Dubrovnik is an old walled city that today is the busiest ghost town in the world. Less than a thousand people live here (down from almost 44,000 in 2001), but if you spit in any direction while walking its smooth, white marbled streets, you’ll hit a dozen tourists. Don’t do this.
We celebrated Griffin’s birthday on the rocky island of Lokrum, located across a wide crystalline avenue of water from Dubrovnik that is traveled by cruise ships, yachts and water taxis.
Here, daring tourists jump into the Adriatic from high cliffs and the crazy ones dive or flip. Griff acted more sixteen than newly six, leaping from the highest point possible, as comfortable in the water as a dolphin.
The day after this epic beach birthday, I got sick. Although I’m pretty sure it was not the plague, if it had been the Middle Ages, I would have been escorted to Dubrovnik’s long, red roofed quarantine station, or lazaret, to see if I got better or died.
Instead, we stayed in the attic room of a beautiful, skinny three story apartment called “The Poet’s House” with Grandma Dubrow, Aunt Sandra and Cousin Rowie, who had come to visit from L.A. Like a lovesick puppy, Ado followed Rowie around saying over and over, “I wuv you, Wo-wie!”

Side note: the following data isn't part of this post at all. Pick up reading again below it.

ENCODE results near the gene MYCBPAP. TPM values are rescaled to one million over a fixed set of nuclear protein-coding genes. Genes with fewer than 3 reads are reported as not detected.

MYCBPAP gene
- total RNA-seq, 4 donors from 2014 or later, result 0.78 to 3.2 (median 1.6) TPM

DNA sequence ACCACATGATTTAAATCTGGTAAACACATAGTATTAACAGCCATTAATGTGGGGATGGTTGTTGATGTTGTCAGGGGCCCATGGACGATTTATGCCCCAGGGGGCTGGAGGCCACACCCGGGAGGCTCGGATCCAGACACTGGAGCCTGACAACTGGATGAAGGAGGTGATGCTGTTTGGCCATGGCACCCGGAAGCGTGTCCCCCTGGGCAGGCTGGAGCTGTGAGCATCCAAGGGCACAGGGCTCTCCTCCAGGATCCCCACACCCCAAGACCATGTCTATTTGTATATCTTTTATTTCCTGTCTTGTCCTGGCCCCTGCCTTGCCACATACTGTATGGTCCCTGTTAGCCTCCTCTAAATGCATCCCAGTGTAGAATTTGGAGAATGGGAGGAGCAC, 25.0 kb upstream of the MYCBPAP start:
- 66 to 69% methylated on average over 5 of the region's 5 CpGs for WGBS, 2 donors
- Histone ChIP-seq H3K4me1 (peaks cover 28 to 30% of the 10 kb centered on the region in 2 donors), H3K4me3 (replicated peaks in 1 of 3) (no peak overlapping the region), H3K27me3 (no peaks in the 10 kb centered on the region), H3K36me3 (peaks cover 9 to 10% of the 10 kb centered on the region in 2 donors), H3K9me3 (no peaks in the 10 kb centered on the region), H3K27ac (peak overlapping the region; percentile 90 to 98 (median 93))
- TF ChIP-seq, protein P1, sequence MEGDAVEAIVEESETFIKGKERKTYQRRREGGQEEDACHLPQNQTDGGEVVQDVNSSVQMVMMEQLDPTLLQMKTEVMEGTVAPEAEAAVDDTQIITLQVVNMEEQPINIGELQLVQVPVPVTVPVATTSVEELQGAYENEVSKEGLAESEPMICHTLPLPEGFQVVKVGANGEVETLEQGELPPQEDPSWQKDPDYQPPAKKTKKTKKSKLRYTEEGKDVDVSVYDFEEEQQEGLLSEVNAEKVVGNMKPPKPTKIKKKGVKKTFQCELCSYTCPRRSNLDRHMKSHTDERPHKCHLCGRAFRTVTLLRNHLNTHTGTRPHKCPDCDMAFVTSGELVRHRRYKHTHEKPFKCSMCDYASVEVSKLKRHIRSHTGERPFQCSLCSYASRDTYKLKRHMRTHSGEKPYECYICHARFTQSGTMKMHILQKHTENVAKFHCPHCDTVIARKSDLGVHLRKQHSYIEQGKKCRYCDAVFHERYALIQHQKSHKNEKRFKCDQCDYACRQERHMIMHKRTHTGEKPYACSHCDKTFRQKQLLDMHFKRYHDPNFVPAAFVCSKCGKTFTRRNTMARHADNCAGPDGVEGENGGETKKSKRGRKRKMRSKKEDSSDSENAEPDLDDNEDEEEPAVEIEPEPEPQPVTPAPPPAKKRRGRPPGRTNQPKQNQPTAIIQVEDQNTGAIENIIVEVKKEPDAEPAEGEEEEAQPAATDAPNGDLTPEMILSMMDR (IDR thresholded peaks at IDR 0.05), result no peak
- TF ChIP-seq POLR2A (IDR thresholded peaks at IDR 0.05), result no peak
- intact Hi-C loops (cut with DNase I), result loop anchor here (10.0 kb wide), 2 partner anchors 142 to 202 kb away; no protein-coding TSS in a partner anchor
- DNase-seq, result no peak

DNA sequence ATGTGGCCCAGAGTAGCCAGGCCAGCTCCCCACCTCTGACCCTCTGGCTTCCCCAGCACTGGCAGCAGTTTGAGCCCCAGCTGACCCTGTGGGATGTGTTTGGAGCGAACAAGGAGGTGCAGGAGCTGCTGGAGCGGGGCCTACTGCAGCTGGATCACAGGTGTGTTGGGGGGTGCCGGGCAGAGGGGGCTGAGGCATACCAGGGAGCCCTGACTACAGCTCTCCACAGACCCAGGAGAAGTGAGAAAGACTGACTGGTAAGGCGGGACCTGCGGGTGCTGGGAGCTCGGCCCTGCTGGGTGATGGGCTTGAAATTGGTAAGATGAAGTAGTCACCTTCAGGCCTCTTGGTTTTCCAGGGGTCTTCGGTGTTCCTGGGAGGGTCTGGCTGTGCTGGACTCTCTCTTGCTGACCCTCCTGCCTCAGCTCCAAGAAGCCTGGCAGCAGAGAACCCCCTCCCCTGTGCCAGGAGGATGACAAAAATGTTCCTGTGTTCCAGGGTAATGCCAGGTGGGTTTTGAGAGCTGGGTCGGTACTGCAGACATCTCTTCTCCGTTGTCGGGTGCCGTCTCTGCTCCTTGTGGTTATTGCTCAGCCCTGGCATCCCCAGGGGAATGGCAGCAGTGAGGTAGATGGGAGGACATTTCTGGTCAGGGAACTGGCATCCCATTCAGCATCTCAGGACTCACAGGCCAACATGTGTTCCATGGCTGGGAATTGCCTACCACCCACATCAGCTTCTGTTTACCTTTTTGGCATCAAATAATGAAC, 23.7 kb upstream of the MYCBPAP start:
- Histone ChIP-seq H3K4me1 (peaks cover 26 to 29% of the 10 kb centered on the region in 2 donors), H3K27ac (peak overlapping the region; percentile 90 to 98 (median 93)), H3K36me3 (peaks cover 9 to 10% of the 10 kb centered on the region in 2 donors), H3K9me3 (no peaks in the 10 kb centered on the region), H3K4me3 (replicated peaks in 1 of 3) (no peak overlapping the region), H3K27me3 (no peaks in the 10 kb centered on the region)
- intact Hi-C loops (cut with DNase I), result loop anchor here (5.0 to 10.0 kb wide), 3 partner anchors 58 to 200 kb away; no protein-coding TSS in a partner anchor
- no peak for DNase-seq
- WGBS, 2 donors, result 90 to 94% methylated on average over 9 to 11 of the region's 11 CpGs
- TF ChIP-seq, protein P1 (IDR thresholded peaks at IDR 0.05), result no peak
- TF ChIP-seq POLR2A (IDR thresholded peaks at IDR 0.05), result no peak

Luckily, Grandma is not at all afraid of plague. While I recuperated, she entertained the kids with endless I-Pad playtime and “black chocolate” ice cream cones. She now ranks somewhere between Greek Goddess and Croatian Queen.
Grandma also hooked me up, visiting the city’s oldest pharmacy (established in 1391!) to score some drugs–a leap of faith, since both dosage and ingredients were in Croatian. But after gulping down some weird fizzy tablets and sage tea, things got better…Yay!… until I made the unfortunate decision to take a two-kilometer walk around Dubrovnik’s defensive walls in midday heat. Whoever said we get wiser as we get older was dead wrong.
For the next two days, the air conditioning broken in our room, I lay in bed, short winded and short tempered, the smell of frying fish wafting in the open windows from the restaurant down below. But even nauseous and half dead, it is easy to see that this city is special.
Perfectly rebuilt since more than half its buildings were shelled by Serbs in the 1991, Dubrovnik is a piece of art that Michelangelo might have carved out of the largest, most beautiful piece of stone. Kissed on three sides by Windex clear ocean, the hard part is believing what you see is real.